Here’s How You Can Tell Nursing Home Abuse Signs

Seniors are at a risk of abuse or neglect at nursing homes or care facilities, owing to lack of resources, poor working hours, or understaffing.

Most of these cases go unnoticed and are not reported. Nursing home abuse is unfortunately more prevalent than you might have thought. These facts can be quite distressing for those who have their family members staying at such facilities.

A study has shown that seniors subject to abuse are twice as likely to die prematurely.

If you have any elders or loved one that are staying at nursing homes, abuse might be something you should be concerned about.

There are a few signs of elderly abuse that you may be able to spot early on. Knowing these signs are helpful for ensuring your senior’s safety at such facilities and will also help you get peace of mind.

You should know that incase of any abuse or neglect at a nursing home,which contributes to the death of your loved one, you are entitled to get a compensation.

You can contact a nursing home abuse lawyerand sue the organization responsible for the demise of your senior.


There are different types of abuse that the elderly may be subject to in these senior-care homes:

  1. Physical Abuse:

Active abuse like slapping, hitting, punching or even misuse of restraining tools are all parts of physical abuse.

  1. Emotional abuse:

Any non-physical abuse, such as hurling insults, being disrespectful, or threatening the elderly staying at the facility, are forms of emotional abuse. Based on a 2020 study by WHO, emotional abuse is the most common type of elder abuse.

  1. Neglect:

Failure of the caregiver to provide food, shelter, medication, and proper sanitation to the elderly may lead to a number of complications such as sepsis, bedsores, and dehydration which may lead to fatal consequences.

  1. Sexual Abuse:

 Sexual abuse refers to any kind of non-consensual sexual touch. Unfortunately, this form of abuse is much more common than one would think. Some common signs include bruises and marks near the genital areas and sexually transmitted diseases that can’t be explained.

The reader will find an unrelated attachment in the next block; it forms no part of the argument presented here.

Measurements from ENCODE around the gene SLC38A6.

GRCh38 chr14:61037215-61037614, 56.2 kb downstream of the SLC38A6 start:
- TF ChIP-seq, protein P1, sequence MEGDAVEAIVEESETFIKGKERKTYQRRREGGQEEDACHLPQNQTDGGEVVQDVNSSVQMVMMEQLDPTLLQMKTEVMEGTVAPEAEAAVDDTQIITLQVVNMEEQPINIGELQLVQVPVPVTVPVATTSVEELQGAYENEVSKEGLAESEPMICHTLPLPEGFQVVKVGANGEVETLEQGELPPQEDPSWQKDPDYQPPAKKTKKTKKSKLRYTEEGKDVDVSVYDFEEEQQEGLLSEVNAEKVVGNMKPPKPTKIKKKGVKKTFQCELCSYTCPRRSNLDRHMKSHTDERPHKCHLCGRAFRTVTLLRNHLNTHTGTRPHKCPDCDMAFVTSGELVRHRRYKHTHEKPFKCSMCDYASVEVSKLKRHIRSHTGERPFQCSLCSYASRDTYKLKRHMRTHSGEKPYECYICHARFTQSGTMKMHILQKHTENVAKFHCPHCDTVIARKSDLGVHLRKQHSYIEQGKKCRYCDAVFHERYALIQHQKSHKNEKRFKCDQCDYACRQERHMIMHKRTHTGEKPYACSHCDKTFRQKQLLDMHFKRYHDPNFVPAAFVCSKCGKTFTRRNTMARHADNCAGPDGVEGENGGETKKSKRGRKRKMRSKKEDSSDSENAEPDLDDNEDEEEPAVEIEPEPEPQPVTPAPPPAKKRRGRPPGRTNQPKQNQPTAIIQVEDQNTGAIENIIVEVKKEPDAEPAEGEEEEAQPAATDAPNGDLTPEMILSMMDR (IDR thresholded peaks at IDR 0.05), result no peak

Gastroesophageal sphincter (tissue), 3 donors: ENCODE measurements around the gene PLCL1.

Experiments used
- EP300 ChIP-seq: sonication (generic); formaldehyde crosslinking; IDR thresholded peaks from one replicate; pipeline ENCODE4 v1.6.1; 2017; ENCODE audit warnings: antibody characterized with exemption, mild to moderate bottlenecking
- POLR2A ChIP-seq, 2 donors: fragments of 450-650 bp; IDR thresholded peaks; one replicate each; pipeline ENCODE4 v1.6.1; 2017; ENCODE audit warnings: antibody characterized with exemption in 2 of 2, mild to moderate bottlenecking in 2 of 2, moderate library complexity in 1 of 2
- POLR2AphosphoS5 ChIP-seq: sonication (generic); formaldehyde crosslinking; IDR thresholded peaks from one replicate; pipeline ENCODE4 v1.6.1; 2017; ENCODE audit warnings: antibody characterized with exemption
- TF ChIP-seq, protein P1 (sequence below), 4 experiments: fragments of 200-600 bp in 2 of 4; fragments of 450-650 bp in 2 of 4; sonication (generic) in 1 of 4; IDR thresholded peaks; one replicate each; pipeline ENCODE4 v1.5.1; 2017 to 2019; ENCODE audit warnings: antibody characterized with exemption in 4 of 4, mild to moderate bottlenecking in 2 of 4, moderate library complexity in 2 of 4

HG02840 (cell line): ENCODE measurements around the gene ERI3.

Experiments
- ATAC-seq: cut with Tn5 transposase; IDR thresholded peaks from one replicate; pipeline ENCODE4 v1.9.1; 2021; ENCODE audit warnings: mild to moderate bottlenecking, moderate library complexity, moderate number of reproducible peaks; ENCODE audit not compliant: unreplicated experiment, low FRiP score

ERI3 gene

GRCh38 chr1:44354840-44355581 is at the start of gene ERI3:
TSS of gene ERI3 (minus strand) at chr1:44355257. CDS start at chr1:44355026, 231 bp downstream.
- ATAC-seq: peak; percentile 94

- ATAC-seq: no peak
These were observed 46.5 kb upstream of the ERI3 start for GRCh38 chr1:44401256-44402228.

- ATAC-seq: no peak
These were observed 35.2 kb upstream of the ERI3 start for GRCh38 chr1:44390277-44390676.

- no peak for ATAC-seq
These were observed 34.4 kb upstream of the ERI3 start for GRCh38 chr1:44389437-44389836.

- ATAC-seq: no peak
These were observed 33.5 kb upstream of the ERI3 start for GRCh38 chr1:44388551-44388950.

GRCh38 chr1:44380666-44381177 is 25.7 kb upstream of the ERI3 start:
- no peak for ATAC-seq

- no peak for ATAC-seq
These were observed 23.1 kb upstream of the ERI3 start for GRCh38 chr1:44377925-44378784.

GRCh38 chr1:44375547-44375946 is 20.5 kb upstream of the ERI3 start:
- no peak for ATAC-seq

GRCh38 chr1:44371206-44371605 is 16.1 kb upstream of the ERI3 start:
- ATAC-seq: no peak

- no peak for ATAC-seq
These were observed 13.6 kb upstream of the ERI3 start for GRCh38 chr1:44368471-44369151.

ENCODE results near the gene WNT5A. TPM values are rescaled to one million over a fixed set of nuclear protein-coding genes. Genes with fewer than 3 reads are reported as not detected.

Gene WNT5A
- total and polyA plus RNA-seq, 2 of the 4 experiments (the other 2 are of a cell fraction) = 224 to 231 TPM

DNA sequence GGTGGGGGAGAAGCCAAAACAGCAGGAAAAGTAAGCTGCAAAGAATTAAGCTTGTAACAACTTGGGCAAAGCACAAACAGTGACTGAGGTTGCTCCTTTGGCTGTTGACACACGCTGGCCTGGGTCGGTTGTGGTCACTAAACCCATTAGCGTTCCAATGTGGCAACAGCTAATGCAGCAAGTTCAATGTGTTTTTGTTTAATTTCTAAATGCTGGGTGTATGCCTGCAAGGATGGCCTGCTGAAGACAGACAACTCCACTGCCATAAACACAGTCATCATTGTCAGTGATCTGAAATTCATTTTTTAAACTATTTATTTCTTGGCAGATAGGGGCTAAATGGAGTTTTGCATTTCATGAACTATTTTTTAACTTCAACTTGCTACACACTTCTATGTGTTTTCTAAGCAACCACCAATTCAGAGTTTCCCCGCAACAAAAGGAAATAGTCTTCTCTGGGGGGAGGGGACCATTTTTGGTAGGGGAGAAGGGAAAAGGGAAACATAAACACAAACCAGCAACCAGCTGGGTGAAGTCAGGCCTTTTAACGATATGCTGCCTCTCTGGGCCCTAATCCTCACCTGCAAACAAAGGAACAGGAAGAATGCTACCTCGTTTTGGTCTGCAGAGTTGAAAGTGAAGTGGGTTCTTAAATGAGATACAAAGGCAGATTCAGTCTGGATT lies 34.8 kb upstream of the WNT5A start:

1. Financial exploitation:

This is especially prevalent in elders that may have some form of dementia or cognitive decline. Illegal taking of, misuse of, or concealment of funds or property are all kinds of financial abuse.


Women and veterans dealing with PTSD, people with mental health issues, and members of the LGBTQ community are more at risk of abuse at these facilities.

Although the thought of your loved ones facing any form of abuse can be quite unsettling, it is important that you always be on the lookout for the signs of abuse when visiting your loved one.

Some signs of physical abuse in the elderly include:

  • Bedsores or ulcers on certain areas of the body, such hips, near the scapula, or ankles.
  • Marks of restraints around the wrists or ankles
  • Bruises, burns, or welts on the skin
  • Dehydration or malnutrition
  • Drastic changes in weight or unexplained changes in weight
  • Head and dental injuries
  • Lack of hygiene
  • Recurrent infections, such as UTIs
  • Worsening health parameters, for example: Uncontrolled BSR
  • Insomnia
  • Fatigue
  • Narcolepsy
  • Inexplicable falls
  • Medication errors/ overdoses

Signs of emotional abuse:

  • Anxiety and depression
  • Strained relationships
  • Apathy
  • Violent or aggressive behavior
  • Suicidal thoughts or attempts
  • Symptoms of PTSD
  • Crying suddenly or unprovoked

Signs of neglect:

  • Unclean room
  • Dirty or soiled bed sheets
  • Recurrent infections
  • Bedsores

Signs of sexual Abuse:

  • Bruises near the genitals
  • Inappropriate physical contact with the members of the staff
  • Unexplained panic attacks
  • Torn or blood-stained underwear

Signs of financial abuse:

  • Sudden change in power of attorney
  • Unpaid bills
  • Unusual purchases made from the credit cards
  • New credit cards or bank accounts
  • Missing possessions


If you suspect any form of elder abuse or neglect at the nursing facility you should:

  1. Immediately seek medical care for your loved one
  2. Document the abuse: Take pictures of any physical injuries and collect proof of abuse, in order to hold the staff or facility responsible and get them to pay for their unlawful actions. You may want to also get in touch with adult protection
  3. Relocate your loved one to a different center: It may take time, but carefully choosing a new facility to relocate your family member/loved one can ensure that no such incidents take place again.
  4. Involve the authorities: You should report abuse as soon as possible to the relevant authorities.
  5. Nursing Home Lawyer: You may also want to call a nursing home lawyer to help sort out your situation and help you report and take necessary legal action against the facility based on the laws of your state.


If more nursing homes and elderly care facilities are held accountable for their actions, it will ensure safety of other residents and better living conditions at the facilities.

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